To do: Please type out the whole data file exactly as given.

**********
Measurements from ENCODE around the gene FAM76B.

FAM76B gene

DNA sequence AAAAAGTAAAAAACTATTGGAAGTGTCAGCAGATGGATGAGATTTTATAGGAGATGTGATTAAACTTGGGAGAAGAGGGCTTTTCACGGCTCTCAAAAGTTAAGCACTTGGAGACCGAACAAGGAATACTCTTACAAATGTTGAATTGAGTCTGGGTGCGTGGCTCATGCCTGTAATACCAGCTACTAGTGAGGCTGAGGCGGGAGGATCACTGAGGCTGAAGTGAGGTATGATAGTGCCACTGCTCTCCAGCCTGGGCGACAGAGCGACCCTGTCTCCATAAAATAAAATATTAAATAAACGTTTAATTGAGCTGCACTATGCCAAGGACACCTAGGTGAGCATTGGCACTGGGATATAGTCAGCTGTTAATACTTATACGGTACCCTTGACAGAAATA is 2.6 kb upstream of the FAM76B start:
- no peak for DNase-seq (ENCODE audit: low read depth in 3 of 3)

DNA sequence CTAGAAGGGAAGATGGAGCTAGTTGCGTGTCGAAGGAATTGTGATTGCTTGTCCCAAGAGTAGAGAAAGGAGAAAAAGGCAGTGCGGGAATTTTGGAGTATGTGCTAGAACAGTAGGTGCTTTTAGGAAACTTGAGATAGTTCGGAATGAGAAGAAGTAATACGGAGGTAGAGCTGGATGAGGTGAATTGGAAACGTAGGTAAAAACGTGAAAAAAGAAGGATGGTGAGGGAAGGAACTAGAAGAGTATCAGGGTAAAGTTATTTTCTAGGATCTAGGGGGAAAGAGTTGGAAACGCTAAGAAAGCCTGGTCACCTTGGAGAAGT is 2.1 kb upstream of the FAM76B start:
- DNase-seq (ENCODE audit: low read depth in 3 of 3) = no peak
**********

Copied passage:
Measurements from ENCODE around the gene FAM76B.

FAM76B gene

DNA sequence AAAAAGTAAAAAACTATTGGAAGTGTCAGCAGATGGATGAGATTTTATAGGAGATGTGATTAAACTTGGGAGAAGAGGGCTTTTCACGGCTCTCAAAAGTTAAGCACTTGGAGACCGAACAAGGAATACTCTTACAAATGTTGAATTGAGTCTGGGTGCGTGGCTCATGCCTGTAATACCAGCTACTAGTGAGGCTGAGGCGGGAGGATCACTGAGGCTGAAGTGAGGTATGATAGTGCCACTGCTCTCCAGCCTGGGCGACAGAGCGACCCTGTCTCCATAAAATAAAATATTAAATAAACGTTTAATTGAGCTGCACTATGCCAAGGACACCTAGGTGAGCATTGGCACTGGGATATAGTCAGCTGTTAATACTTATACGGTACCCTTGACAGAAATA is 2.6 kb upstream of the FAM76B start:
- no peak for DNase-seq (ENCODE audit: low read depth in 3 of 3)

DNA sequence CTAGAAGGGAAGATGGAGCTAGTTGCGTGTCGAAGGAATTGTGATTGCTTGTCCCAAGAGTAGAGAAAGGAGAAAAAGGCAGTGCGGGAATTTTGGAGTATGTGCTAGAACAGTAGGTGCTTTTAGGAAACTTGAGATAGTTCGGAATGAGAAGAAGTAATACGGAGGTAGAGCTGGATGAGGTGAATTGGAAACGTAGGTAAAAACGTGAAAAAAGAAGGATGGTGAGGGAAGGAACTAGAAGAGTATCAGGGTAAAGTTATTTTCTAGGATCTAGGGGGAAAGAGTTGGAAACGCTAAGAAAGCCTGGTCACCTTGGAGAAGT is 2.1 kb upstream of the FAM76B start:
- DNase-seq (ENCODE audit: low read depth in 3 of 3) = no peak